If there is any aspect of the Africa-China relations that has received much attention and discussion, it is definitely about China lending to African countries to aid and service infrastructural budgets.
Despite the data comparably pointing that Beijing is not Africa’s largest foreign lender, China’s relations with Africa has ‘surprisingly’ become synonymous with the term ‘debt-trap diplomacy.’ But some analysts have predicted that among other reasons, Beijing will cut lending to African countries due to the fear of debt defaults in the fallout from the coronavirus pandemic.
Yun Sun, director of the China program at the Stimson Centre in Washington, is reported by South China Morning Post to have commented that “the general direction after Covid-19 should point to more financial discipline and caution coming to foreign lending, and more stringent procedures for the loan approval… I think there is that consensus even in China that the debt crisis this year has done China more harm than good. So, I think the hope is that the lending will slow down in the mid-term.”
This year at least 18 processes of African countries renegotiating debt with China had taken place, and 12 countries were still in talks with Beijing as of the end of September over US$28 billion in Chinese loans, New York-based consultancy Rhodium Group revealed. According to Yun, although the consensus was that China would cut lending to Africa amid the debt crisis, in the first six months, newly signed contracts by Chinese contractors increased by a third.
Next year would be the last year for China to wrap up the US$60 billion in commitments made at the 2018 Forum on China–Africa Cooperation.
China’s Belt and Road initiative has become the main channel through which some African countries borrow infrastructural loans from Beijing. Speaking on the prospects of this project in Africa, Mark Bohlund, a senior credit research analyst at REDD Intelligence consultancy, said, “I think it is clear that [Belt and Road] lending will be further curtailed due to the economic pressures brought on by Covid-19 but I think some projects in less-distressed countries will continue.”
Bohlund, according to SCMP, said he expected that much of the financial aid to Africa from China in the future would be debt relief and some bilateral budget or project support to maintain good relations with key partners on the continent.
Zhou Yuyuan, a senior fellow at the Centre for West Asian and African Studies at the Shanghai Institutes for International Studies, said Chinese policy banks and commercial banks had been very cautious in their lending to some African countries, SCMP reported.
John Ashbourne, a global emerging markets economist at London-based Fitch Solutions, also noted that Chinese lending to countries in distress – notably Angola – might decline. He however adds that structural factors that encouraged Africa-China lending were all still in place.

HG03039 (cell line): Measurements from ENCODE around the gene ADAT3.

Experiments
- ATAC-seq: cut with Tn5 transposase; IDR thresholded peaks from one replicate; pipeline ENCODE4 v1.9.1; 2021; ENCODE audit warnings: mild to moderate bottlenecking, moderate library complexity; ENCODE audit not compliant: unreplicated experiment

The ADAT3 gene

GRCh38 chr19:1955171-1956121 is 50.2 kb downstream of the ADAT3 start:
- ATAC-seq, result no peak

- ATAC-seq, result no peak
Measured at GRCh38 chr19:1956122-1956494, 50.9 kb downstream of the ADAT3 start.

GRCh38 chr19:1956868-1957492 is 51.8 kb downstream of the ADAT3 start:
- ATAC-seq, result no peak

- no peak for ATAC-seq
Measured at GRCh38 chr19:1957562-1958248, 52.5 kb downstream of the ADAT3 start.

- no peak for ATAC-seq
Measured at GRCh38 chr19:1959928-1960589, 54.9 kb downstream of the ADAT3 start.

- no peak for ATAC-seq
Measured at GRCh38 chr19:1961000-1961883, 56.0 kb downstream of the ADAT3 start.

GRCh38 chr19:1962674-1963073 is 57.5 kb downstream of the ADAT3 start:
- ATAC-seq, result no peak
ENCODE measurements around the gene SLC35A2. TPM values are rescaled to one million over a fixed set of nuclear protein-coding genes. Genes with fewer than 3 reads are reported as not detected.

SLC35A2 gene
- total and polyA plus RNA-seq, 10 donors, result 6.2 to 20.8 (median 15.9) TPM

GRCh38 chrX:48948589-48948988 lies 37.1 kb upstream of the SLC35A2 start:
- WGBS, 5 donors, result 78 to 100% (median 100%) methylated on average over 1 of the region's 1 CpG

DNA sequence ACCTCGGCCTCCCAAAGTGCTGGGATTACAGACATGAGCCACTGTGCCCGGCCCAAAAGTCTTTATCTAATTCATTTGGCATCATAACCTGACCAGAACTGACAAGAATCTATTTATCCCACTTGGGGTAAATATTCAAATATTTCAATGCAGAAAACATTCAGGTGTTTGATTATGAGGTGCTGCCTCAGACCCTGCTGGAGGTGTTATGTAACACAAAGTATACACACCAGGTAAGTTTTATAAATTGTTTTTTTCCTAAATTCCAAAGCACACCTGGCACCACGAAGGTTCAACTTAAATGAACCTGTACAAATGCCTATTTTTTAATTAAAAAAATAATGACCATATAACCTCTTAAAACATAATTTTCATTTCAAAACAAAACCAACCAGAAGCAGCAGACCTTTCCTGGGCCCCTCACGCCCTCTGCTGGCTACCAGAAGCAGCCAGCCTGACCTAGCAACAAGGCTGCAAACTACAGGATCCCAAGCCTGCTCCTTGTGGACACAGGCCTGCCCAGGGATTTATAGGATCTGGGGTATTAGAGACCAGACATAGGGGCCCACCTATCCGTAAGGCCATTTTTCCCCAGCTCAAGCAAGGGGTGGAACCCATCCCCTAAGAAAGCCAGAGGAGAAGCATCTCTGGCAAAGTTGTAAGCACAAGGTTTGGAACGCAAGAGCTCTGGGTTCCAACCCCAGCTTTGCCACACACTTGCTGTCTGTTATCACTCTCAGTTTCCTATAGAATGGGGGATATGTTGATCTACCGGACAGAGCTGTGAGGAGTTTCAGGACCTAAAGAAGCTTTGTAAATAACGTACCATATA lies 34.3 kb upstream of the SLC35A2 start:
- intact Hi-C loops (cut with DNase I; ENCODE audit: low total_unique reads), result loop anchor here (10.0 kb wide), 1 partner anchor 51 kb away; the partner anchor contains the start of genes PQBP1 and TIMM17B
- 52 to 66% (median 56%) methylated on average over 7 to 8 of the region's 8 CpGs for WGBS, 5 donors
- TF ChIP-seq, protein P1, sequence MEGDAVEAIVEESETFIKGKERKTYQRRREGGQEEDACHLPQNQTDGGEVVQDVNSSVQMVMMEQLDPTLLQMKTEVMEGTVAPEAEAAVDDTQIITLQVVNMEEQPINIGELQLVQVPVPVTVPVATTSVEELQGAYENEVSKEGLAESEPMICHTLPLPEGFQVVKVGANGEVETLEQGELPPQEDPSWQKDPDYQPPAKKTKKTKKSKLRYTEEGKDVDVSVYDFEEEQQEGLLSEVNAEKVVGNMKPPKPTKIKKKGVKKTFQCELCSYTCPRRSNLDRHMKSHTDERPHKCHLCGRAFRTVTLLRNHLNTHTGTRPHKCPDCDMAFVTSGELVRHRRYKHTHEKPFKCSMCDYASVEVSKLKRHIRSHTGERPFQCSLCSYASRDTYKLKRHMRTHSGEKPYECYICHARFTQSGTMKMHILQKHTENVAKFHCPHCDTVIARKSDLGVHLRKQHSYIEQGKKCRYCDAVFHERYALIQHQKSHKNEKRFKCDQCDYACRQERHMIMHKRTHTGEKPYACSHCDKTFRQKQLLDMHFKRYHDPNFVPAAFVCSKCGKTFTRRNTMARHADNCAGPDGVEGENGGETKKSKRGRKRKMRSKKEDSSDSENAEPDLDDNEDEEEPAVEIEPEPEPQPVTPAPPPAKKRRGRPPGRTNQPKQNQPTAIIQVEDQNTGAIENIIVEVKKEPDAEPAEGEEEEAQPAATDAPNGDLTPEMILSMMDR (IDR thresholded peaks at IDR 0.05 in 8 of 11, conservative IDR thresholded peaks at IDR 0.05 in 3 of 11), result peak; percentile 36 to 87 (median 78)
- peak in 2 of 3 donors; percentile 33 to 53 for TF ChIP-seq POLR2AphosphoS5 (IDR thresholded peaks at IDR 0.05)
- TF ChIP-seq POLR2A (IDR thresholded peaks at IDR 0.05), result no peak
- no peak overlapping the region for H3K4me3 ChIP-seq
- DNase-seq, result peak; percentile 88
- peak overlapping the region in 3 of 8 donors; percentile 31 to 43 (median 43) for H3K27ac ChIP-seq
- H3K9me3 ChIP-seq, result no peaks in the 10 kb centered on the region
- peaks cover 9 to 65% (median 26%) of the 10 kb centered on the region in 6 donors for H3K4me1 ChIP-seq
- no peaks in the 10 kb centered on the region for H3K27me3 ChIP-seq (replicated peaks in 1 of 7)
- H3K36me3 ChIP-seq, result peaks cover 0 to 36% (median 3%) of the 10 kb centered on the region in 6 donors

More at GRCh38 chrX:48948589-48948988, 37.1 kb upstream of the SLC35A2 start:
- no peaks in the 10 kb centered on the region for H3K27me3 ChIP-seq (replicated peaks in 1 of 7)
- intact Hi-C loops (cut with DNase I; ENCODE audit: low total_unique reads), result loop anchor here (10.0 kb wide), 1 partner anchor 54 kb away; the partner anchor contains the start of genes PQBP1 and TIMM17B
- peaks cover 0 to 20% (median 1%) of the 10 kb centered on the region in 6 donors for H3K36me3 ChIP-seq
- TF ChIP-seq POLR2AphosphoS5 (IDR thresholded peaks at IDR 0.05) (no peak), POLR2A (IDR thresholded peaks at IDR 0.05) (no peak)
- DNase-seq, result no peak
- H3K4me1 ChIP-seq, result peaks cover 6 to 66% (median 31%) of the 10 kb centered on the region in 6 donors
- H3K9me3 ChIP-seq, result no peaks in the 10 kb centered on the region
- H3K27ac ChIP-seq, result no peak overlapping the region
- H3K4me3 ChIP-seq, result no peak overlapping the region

“When Zimbabwe experienced debt problems a few years ago, Beijing refused Harare’s request for more loans to shore things up. We could see a similar situation play out this time,” SCMP reported.
Chinese Loans Benefit Africa
Zhou Yuyuan suspects that “as we know, China’s loans are mainly flowing to the growth and productive sectors in Africa. In this respect, in the short term, the uncertain economic situation in Africa will lead to reduced lending from China… African countries will recover soon from the pandemic and I am also optimistic that China’s lending will increase again in the long term…we should also see that China’s lending has played a very important catalytic and stimulating role in African economic growth and development.”
Even today, we are hearing African voices advocating for more lending from China, that China cannot stop lending or Africa will fall into a worse recession,” Zhou said.
China’s Loans To Africa
The China Africa Research Initiative at the John Hopkins University in Washington has revealed on its website that, “between 2000 and 2018, we estimate that Chinese financiers signed 1,077 loan commitments worth US$ 148 billion with African governments and their state-owned enterprises. Our figures are not equivalent to African government debt, as we do not track disbursement or repayment.”
Is China’s infrastructural loans in Africa doing more harm than good? Should African countries be concerned about their debts to China?
What do you think? Let us know in the comments.
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Africans on China (AoC) is a media-tech platform and consultancy on a mission to create a self-sufficient Africa that relates with the world, especially China, on mutually beneficial terms. We are led by a team of passionate African professionals who are experts in their field. Together, we bring decades of strategic and business expertise in the African and Chinese business and educational markets.